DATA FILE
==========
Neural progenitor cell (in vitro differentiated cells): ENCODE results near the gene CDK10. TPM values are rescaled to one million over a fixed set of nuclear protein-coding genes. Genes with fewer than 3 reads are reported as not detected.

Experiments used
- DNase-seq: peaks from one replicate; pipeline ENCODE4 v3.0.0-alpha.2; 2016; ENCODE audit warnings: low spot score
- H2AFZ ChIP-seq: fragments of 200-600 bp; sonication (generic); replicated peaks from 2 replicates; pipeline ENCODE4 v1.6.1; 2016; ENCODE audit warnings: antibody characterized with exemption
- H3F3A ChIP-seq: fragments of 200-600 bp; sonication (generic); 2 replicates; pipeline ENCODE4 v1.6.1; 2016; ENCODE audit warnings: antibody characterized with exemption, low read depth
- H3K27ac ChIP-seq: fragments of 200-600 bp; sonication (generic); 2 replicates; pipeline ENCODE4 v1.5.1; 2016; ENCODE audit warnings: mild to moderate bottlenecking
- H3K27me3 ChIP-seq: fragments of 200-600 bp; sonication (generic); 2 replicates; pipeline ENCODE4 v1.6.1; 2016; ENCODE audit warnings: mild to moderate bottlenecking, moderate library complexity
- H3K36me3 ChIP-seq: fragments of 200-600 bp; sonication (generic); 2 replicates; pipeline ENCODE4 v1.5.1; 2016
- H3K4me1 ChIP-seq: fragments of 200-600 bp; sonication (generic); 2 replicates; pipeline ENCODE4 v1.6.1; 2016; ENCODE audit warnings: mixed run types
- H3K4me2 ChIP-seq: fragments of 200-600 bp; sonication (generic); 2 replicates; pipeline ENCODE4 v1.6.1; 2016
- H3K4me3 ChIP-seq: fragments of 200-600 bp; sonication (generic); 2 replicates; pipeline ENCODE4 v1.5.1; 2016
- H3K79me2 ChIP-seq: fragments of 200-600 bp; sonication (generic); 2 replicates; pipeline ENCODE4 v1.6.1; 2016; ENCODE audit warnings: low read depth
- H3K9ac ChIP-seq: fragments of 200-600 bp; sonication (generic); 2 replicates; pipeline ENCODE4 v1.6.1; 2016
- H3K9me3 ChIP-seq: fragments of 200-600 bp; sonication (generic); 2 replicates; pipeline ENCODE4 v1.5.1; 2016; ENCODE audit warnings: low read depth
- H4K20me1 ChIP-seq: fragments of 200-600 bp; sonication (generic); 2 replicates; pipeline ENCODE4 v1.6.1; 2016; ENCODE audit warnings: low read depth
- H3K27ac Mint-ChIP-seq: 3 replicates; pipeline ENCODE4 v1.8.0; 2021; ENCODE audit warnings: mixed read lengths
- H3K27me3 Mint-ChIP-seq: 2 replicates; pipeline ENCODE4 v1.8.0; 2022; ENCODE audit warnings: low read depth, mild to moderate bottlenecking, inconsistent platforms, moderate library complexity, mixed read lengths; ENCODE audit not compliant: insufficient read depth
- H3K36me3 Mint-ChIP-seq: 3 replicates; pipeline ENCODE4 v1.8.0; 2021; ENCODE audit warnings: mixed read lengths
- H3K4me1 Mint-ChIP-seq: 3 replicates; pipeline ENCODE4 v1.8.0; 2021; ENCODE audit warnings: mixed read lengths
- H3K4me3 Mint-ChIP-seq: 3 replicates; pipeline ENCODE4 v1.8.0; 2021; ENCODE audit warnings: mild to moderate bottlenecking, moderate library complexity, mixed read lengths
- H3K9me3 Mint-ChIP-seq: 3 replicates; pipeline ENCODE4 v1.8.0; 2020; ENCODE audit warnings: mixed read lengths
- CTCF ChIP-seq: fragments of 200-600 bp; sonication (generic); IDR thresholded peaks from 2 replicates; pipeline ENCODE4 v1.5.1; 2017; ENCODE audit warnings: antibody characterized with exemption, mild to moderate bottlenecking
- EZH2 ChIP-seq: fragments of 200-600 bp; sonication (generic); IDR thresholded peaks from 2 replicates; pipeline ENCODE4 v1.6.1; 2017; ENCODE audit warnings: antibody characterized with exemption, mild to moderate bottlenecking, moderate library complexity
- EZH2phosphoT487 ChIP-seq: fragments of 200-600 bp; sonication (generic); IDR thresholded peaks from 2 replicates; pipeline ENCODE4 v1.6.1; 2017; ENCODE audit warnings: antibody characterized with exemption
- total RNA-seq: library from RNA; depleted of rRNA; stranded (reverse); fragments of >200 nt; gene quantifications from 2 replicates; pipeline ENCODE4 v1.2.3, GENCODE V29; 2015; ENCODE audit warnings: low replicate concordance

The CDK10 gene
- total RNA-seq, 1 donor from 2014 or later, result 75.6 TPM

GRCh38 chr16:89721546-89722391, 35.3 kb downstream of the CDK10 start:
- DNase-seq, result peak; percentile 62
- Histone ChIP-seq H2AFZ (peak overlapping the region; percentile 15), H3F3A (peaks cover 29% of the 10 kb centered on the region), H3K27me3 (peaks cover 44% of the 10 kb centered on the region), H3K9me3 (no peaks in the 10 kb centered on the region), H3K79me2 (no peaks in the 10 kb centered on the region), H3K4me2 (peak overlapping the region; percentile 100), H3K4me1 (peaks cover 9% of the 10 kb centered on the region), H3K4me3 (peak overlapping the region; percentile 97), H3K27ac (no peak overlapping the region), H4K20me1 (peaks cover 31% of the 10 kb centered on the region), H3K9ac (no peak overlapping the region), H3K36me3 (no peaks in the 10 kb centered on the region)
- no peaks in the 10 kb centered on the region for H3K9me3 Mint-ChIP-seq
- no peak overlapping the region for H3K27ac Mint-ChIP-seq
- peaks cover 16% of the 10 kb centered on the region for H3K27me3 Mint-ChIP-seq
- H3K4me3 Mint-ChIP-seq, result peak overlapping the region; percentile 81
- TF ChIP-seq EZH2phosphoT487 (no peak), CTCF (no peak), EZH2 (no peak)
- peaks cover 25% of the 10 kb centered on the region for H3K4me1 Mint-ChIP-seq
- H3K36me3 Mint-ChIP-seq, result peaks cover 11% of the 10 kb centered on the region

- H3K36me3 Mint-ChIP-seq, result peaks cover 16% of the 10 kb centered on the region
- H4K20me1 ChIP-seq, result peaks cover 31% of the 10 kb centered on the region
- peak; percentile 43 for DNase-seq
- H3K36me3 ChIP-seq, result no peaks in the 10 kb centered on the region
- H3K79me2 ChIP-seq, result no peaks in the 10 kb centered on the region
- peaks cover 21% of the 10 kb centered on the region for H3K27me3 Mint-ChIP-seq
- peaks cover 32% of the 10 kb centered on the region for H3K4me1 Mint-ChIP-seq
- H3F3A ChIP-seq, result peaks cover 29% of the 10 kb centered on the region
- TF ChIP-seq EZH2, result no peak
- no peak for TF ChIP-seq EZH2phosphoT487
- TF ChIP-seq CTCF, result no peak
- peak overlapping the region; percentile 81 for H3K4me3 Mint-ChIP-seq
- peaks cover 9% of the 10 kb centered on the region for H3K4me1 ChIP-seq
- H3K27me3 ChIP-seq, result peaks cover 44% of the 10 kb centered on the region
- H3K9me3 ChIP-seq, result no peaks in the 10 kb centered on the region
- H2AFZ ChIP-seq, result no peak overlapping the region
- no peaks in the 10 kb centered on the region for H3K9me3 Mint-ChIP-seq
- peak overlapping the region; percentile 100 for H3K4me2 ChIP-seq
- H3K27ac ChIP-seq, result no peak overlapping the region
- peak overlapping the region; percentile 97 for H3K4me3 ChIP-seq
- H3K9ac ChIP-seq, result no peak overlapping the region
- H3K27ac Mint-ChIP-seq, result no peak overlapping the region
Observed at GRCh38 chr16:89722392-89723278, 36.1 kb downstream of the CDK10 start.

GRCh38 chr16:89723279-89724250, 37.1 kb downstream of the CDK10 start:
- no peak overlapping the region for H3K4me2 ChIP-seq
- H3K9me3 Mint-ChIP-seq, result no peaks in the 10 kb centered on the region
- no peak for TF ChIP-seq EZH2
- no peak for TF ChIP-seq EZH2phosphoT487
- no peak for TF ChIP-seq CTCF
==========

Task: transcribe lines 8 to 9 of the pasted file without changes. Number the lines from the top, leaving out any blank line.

- H3K36me3 ChIP-seq: fragments of 200-600 bp; sonication (generic); 2 replicates; pipeline ENCODE4 v1.5.1; 2016
- H3K4me1 ChIP-seq: fragments of 200-600 bp; sonication (generic); 2 replicates; pipeline ENCODE4 v1.6.1; 2016; ENCODE audit warnings: mixed run types